Buddhists visit temples for religious worship. These temples are known by various names such as vihara, chaitya stupa, wat and pagoda, depending on the region and language.
Buddhist temples are seen as a representation of a Buddha's tranquil and serene environment. They are intended to bring about inner tranquility and outer peace, and their designs may differ depending on the region.
Usually, the temple consists not only of its buildings, but also the surrounding environment.
The Buddhist temples are designed to symbolize 5 elements: Fire, Air, Earth, Water, and Wisdom.
Long time ago, King Sarvananda of Dipavati invited sages around the country for distributing alms. DipankaraBuddha, a Buddha who reached enlightenment prior to Gautama Buddha, was also invited. However, instead of visiting the palace, Dipankara Buddha visited a nearby hut belonging to an old lady.
In late 2021, a 1400-year-old stone inscription was discovered in front of the Bhimsen Temple at Patan Durbar. It was kept there by Lichhavi ruler Anshu Verma. The inscription .
The golden temple and its sublime architectural design, the marvelous artefacts and engrossing stories have startled the minds of visitors and left them pondering for years.
Patan is a captivating ancient city boasting some majestic temples and monasteries poking out from behind modern buildings to those found along the old narrow alleys and streets
There are many shrines dedicated to Buddhism in Patan and you don’t have to be practicing Buddhism to appreciate the architectural significance .
Buddhist religious architecture developed in the Indian subcontinent.
Three types of structures are associated with the religious architecture of early Buddhism: monasteries (viharas), places to venerate relics (stupas), and shrines or prayer halls, which later came to be called temples in some places.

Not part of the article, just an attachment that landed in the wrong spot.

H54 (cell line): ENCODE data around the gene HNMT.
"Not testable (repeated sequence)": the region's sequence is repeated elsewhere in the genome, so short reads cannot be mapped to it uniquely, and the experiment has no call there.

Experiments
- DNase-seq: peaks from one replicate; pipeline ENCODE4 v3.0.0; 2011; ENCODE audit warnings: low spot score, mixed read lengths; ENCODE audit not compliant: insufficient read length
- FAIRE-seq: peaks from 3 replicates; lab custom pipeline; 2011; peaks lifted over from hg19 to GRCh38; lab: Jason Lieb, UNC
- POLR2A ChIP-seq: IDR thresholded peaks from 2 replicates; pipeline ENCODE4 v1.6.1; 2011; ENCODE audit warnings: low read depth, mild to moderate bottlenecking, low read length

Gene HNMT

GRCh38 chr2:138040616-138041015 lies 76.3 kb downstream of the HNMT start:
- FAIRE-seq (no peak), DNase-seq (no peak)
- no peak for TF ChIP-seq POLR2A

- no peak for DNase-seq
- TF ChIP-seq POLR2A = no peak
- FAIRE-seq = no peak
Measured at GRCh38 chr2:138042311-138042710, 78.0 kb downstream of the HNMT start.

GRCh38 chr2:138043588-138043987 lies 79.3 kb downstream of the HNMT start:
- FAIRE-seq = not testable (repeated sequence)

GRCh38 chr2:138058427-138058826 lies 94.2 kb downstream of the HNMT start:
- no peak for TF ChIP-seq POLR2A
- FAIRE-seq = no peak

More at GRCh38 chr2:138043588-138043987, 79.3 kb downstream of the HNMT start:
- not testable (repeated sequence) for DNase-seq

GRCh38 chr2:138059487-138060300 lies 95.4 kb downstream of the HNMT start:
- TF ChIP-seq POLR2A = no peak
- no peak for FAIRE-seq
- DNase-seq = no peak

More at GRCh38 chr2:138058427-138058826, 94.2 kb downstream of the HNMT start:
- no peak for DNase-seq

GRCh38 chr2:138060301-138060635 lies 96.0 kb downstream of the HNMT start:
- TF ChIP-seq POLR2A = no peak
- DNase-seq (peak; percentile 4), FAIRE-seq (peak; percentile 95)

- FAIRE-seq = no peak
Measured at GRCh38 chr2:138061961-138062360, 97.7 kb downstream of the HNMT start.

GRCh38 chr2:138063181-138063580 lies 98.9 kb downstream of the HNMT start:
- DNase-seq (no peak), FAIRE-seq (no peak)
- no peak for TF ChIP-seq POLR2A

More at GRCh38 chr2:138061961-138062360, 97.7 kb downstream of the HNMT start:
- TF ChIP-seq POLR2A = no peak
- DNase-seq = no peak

The initial function of a stupa was the veneration and safe-guarding of the relics of Gautama Buddha. The earliest archaeologically known example of a stupa is the relic stupa located in Vaishali, .
Kṣitigarbha is also known as bodhisattva primarily revered in East Asian Buddhism who is usually depicted as a Buddhist monk in the Orient. Ksitigarbha is known for his vow not to achieve Buddhahood until all hells are emptied. Therefore, Ksitigrabha is also regarded as the bodhisattva of hell-beings.
The Life of Ksitigarbha
In this portion, we are going to learn about the life of Ksitigarbha, after that, we will present the short etymological description of the .
Kakre Vihar is the oldest shrine in Surkhet — several temples were built by the KhasKings in the region but most of them have been lost to time.
Surkhet valley was part of the Khas Kingdom that controlled parts of Nepal, India and Tibet between the 11th and early 14th centuries. The Sinja Valley in Jumla District of the Karnali Province was the kingdom’s capital city. However, the Surkhet valley which connects the northern .
Vajrapani is one of the earliest and most recognizable characters of Buddhist art. He is known for carrying a vajra scepter and being a close attendant to the historical Buddha according to the MahayanaSutras. In Vajrayana, Buddhism Vajrapani is entrusted to safeguard all of the Tantra literature and in this regard, he is known as Guhyapati - the Lord of Secrets.
Different Forms of Vajrapani
Vajrapani manifests in a variety of forms and looks, ranging from placid .